Lydia B. Chilton is an Assistant Professor in the Computer Science Department at Columbia University. She is an early pioneer in decomposing complex tasks so that crowds and computers can solve them together. Her current research is in computational design - how computation and AI can help people with design, innovation and creative problem solving. Applications include: conveying a message within an image for journalism and advertising, developing technology for public libraries, improving risk communication during hurricanes, and helping scientists explain their work on Twitter.

Anna Kantosalo is a Postdoctoral Researcher at the University of Helsinki. The focus of her research is Human–Computer Co-Creativity and she is defining models and methods for building and describing systems in which humans and autonomous creative agents can work together. She has chaired the Future of Co-Creative Systems workshop adjoined with the International Conference on Computational Creativity twice.

Q. Vera Liao is a Principal Researcher at Microsoft Research Montréal, where she is part of the FATE (Fairness, Accountability, Transparency, and Ethics of AI) group. Her current research interests are in human-AI interaction and responsible AI. She serves as the Co-Editor-in-Chief for Springer HCI Book Series, in the Editors team for CSCW, and on the Editorial Board of ACM Transactions on Interactive Intelligent Systems (TiiS)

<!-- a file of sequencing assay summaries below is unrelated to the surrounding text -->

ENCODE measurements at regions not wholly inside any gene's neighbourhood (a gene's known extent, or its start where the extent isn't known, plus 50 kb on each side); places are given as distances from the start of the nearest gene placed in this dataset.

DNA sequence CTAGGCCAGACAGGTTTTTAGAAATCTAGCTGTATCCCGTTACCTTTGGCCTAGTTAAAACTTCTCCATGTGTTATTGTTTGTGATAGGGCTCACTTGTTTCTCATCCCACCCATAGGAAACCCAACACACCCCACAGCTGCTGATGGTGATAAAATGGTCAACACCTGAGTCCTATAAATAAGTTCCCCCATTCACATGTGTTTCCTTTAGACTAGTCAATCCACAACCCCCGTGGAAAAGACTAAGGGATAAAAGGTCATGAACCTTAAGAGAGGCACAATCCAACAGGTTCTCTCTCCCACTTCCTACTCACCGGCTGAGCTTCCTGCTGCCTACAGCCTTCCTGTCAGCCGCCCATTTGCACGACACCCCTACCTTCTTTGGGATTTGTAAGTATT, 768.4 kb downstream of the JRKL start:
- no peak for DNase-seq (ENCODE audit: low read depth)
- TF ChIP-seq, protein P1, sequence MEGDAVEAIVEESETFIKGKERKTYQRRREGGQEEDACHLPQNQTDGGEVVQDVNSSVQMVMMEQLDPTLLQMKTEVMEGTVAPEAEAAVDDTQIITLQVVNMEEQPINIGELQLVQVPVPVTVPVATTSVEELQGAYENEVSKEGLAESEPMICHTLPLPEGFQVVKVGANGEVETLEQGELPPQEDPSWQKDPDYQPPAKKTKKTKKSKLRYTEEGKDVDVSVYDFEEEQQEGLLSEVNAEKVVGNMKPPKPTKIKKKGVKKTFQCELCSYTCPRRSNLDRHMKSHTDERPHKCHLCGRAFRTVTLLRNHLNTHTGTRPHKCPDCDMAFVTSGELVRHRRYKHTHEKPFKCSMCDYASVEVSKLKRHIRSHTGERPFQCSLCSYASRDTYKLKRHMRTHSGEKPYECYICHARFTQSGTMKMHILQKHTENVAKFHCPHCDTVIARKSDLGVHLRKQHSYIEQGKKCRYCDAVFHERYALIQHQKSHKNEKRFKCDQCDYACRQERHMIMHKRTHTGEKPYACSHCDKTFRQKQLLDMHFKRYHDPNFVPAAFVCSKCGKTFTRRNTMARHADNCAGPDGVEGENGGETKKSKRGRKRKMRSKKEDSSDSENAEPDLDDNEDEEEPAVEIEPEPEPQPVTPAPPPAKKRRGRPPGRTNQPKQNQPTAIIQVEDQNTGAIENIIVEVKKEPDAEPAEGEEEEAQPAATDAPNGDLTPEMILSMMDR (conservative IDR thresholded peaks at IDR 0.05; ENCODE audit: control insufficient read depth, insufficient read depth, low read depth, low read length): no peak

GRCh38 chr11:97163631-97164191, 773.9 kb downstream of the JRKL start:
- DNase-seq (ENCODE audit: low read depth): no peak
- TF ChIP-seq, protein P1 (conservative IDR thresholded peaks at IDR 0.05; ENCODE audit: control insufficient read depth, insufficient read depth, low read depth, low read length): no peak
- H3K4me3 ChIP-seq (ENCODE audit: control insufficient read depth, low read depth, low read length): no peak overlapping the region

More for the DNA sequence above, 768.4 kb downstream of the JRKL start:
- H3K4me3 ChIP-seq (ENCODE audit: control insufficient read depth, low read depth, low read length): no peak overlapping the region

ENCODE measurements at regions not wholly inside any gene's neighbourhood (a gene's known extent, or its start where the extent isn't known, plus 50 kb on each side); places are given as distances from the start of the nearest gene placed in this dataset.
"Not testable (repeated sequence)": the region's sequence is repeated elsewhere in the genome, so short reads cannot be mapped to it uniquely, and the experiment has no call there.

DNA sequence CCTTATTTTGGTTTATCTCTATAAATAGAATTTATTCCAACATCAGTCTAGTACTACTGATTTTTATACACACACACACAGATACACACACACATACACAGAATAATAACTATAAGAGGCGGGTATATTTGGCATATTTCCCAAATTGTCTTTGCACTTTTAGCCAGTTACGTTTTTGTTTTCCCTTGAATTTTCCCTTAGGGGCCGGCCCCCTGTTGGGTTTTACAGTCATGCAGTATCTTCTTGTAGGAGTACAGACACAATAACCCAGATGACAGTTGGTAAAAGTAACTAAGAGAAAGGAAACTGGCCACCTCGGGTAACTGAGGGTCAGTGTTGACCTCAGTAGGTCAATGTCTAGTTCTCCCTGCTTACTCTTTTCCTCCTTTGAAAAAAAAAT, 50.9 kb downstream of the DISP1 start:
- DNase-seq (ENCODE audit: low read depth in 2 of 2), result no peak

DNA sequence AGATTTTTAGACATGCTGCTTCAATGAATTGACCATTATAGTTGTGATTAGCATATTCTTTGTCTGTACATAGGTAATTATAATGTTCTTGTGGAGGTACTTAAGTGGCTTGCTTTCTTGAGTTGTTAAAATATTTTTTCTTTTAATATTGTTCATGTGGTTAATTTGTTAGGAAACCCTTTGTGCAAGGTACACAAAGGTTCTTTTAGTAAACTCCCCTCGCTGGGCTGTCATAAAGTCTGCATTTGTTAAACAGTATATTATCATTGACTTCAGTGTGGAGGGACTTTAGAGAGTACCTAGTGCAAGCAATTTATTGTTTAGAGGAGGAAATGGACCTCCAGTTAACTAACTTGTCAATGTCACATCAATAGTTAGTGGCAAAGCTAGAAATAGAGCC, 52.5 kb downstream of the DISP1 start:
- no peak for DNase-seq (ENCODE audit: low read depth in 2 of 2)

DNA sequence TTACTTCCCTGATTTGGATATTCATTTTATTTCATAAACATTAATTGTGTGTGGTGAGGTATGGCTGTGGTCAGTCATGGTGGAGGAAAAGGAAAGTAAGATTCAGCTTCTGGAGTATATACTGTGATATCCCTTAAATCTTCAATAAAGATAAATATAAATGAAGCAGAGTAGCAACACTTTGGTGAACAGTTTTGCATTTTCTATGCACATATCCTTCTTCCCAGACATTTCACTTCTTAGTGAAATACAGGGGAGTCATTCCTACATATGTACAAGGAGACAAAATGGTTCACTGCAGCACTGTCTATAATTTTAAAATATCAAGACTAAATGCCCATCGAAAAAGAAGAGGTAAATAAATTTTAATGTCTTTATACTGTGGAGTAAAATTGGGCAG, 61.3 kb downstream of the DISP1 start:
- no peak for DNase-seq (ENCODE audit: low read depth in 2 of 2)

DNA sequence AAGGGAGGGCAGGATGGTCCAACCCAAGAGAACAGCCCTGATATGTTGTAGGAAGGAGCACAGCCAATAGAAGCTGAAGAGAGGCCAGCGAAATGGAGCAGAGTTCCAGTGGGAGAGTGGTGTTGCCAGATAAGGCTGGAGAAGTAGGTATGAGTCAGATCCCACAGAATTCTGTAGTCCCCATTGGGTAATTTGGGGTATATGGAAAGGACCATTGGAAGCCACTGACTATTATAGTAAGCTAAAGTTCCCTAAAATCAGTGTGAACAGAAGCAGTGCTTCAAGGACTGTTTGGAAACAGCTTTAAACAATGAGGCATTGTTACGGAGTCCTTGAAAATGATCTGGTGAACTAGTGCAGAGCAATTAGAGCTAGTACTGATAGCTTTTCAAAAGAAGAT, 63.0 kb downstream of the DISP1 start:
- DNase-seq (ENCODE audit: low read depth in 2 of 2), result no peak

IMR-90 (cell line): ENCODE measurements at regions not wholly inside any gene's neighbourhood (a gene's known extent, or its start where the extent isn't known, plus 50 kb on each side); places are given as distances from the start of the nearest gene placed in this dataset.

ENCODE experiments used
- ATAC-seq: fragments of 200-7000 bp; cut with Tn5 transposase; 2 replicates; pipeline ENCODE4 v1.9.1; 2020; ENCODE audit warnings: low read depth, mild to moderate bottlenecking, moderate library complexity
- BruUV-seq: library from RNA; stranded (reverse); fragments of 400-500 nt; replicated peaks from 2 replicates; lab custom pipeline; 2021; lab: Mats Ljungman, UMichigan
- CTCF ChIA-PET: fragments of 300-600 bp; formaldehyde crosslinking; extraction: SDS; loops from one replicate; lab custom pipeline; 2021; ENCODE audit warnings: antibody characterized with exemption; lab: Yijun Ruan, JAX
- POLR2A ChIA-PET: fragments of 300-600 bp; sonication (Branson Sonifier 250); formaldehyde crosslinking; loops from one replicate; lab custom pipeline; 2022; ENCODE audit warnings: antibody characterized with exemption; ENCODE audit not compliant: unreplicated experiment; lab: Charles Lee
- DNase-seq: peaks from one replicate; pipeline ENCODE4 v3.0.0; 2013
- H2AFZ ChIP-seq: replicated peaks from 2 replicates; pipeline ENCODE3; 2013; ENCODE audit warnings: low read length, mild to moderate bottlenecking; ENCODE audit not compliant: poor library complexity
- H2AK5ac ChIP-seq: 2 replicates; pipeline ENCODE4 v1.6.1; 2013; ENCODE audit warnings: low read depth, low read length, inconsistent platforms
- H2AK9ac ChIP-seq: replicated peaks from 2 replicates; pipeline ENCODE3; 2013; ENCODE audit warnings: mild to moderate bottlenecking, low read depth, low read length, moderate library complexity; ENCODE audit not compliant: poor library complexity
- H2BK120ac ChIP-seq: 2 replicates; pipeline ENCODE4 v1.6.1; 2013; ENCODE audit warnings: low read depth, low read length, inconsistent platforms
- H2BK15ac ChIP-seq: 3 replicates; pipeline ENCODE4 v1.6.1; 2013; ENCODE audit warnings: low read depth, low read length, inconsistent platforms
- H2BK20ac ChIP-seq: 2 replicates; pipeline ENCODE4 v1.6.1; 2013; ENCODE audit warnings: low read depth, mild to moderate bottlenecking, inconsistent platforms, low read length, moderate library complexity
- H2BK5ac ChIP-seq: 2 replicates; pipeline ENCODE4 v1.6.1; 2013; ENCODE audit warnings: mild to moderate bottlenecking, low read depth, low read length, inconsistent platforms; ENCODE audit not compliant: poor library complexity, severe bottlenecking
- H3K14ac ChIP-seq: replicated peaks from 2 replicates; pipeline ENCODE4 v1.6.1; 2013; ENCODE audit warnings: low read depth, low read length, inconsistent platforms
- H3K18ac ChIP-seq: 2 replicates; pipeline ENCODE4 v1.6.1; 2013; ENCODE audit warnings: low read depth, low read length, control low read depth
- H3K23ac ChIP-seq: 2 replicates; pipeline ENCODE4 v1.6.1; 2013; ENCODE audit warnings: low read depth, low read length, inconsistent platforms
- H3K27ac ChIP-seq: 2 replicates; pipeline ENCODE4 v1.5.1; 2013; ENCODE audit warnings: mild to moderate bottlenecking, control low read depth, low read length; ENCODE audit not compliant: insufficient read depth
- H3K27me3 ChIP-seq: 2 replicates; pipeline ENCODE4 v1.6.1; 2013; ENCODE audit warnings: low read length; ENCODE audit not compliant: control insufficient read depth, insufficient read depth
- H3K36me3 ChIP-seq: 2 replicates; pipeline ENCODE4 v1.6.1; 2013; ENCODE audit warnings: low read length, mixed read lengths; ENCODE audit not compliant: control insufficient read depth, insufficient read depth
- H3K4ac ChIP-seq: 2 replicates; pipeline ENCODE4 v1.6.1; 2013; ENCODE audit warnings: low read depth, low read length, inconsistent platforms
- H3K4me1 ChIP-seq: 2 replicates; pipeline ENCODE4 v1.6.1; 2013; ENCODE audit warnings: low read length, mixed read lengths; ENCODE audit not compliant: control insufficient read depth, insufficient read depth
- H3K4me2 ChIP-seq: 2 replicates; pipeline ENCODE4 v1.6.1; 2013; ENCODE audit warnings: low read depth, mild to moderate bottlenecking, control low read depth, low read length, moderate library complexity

Mary Lou Maher is a Professor in the Software and Information Systems Department at the University of North Carolina at Charlotte. Her early research in AI-based generative design has lead to a human centered approach to computational creativity and co-creative systems. She has Chaired the Creativity and Cognition Conference (2019) and the International Conference on Computational Creativity (2019) as well as organized several workshops on AI-based design and creativity.

Charles Martin is a Lecturer in Computer Science at the Australian National University. Charles works at the intersection of music, AI/ML and HCI. He studies how humans can interact creatively with intelligent computing systems and how such systems might fit in the real world. Charles has organised multiple generative-AI-focused workshops at the New Interfaces for Musical Expression conference.

Michael Muller works as a Senior Research Scientist at IBM Research in Cambridge MA USA. With colleagues, he has analyzed how domain experts make use of generative AI outcomes, and how humans intervene between “the data” and “the model” as aspects of responsible and accountable data science work. His research occurs in a hybrid space of Human-Centered AI (HCAI), Human-Computer Interaction (HCI), design, and social justice.

Greg Walsh is an associate professor at the University of Baltimore where he teaches courses in Design. He is an interaction design researcher who focuses on user-centered, inclusive design for children and adults. His work seeks to include more voices in the design process and has been a recipient of a prestigious Google Faculty Research Award. His work has included participatory design sessions in Baltimore City libraries and is now exploring the use of generative AI as a co-design partner.